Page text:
Remember this is not art class and no one will judge your work. After you feel happy with your work, find a place that you can notice it over the next few weeks or month. It will help you take pause in the day when you feel that life is moving on and away from that lovely day in summer.

Phone Selfie
I love how you can take a photo of your phone – if you have an iPhone like i do. I also love changing my wallpaper on my cell phone and computer. I update it it seasonaly, to find another way to hold onto something i especially loved. It’s a good way to sneak a peak of something that was a good and positive time in your life. I’ve done this with my donut donut – remember my last post where i spoke about it? You can do it with updating your social media photo too – not for anyone else but as a way to help you recall a memory that you want to hold onto. So, right now on my phone, i have my beloved donut donut and legs floating in the water.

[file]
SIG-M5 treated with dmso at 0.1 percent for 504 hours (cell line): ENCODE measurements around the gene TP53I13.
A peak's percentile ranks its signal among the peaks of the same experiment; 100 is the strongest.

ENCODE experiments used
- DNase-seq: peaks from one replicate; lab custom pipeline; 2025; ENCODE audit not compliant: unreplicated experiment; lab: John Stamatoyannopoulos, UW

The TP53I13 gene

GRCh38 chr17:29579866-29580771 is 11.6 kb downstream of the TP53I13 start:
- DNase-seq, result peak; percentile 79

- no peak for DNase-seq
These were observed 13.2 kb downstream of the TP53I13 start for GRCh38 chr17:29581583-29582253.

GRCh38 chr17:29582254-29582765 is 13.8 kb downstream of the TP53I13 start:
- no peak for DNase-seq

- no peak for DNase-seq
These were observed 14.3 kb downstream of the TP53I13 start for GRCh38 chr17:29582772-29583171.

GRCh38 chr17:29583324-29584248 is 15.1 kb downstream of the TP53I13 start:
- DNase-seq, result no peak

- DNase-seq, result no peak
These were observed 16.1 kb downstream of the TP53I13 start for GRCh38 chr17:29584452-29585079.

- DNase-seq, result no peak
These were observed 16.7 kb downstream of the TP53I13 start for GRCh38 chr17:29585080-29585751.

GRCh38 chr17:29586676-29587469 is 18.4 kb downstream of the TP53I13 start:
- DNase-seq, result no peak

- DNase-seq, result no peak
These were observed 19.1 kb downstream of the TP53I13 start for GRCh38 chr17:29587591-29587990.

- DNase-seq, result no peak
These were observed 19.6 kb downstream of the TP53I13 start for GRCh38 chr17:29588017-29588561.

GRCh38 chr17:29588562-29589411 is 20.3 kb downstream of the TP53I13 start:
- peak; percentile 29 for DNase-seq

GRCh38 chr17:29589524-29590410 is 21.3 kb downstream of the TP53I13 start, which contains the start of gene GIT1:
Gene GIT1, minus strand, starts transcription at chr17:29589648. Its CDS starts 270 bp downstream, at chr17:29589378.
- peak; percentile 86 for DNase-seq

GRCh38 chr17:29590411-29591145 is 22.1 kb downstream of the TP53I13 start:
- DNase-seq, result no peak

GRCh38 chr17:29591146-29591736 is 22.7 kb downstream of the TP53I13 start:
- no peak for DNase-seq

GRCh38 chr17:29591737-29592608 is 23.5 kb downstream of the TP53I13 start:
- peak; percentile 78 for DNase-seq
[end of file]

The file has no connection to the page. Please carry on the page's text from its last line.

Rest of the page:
This is a great way to take pause in the busy day-to-day. Most of us have our cell phones with us, or access a computer. Why not make it personal and add a photo or an inspirational quote that really speaks to you? When life seems to be overwhelming, this is a great tool where you can regroup how you are feeling and can help slow down life just enough to help take care of you. I love that this simple activity can be a tool to help you be in control of your emotions, as easy as clicking on your phone to see this helpful image!

Resource Anchor Work
In therapy work, there is some great information about how using these images as symbols to help us create a state of being that is our desired state. Here’s one example: Neuro-Linguistic Programming (NLP). You can find out more about it here – it’s a great tool that talks about how to send a message to your brain by doing some repetitive touch and tapping work, and using a part of your body to help connect to it.